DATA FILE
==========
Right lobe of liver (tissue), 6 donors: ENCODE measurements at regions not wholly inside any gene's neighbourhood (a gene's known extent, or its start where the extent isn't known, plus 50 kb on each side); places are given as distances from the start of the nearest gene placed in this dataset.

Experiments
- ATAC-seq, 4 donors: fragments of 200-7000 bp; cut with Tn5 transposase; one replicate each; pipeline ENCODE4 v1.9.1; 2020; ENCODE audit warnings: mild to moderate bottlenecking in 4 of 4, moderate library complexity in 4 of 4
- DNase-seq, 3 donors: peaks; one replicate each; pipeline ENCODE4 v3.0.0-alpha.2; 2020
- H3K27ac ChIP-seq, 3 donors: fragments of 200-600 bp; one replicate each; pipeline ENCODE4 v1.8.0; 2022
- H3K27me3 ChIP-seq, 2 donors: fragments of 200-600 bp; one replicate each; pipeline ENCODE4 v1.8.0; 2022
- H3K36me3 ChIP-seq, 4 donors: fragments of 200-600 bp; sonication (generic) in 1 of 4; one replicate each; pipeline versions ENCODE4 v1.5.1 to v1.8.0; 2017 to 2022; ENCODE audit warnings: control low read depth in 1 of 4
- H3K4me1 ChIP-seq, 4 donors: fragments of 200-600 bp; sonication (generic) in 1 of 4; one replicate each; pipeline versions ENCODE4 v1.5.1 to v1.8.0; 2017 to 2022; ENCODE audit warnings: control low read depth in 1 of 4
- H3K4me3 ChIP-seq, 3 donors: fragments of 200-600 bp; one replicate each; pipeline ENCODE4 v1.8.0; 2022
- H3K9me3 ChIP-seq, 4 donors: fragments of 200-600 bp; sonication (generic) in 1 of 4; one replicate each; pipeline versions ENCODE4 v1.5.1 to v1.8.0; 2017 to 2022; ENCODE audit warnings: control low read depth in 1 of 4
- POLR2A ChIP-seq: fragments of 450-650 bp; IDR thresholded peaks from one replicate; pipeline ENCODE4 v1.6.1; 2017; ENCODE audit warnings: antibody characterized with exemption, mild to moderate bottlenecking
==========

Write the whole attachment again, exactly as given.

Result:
Right lobe of liver (tissue), 6 donors: ENCODE measurements at regions not wholly inside any gene's neighbourhood (a gene's known extent, or its start where the extent isn't known, plus 50 kb on each side); places are given as distances from the start of the nearest gene placed in this dataset.

Experiments
- ATAC-seq, 4 donors: fragments of 200-7000 bp; cut with Tn5 transposase; one replicate each; pipeline ENCODE4 v1.9.1; 2020; ENCODE audit warnings: mild to moderate bottlenecking in 4 of 4, moderate library complexity in 4 of 4
- DNase-seq, 3 donors: peaks; one replicate each; pipeline ENCODE4 v3.0.0-alpha.2; 2020
- H3K27ac ChIP-seq, 3 donors: fragments of 200-600 bp; one replicate each; pipeline ENCODE4 v1.8.0; 2022
- H3K27me3 ChIP-seq, 2 donors: fragments of 200-600 bp; one replicate each; pipeline ENCODE4 v1.8.0; 2022
- H3K36me3 ChIP-seq, 4 donors: fragments of 200-600 bp; sonication (generic) in 1 of 4; one replicate each; pipeline versions ENCODE4 v1.5.1 to v1.8.0; 2017 to 2022; ENCODE audit warnings: control low read depth in 1 of 4
- H3K4me1 ChIP-seq, 4 donors: fragments of 200-600 bp; sonication (generic) in 1 of 4; one replicate each; pipeline versions ENCODE4 v1.5.1 to v1.8.0; 2017 to 2022; ENCODE audit warnings: control low read depth in 1 of 4
- H3K4me3 ChIP-seq, 3 donors: fragments of 200-600 bp; one replicate each; pipeline ENCODE4 v1.8.0; 2022
- H3K9me3 ChIP-seq, 4 donors: fragments of 200-600 bp; sonication (generic) in 1 of 4; one replicate each; pipeline versions ENCODE4 v1.5.1 to v1.8.0; 2017 to 2022; ENCODE audit warnings: control low read depth in 1 of 4
- POLR2A ChIP-seq: fragments of 450-650 bp; IDR thresholded peaks from one replicate; pipeline ENCODE4 v1.6.1; 2017; ENCODE audit warnings: antibody characterized with exemption, mild to moderate bottlenecking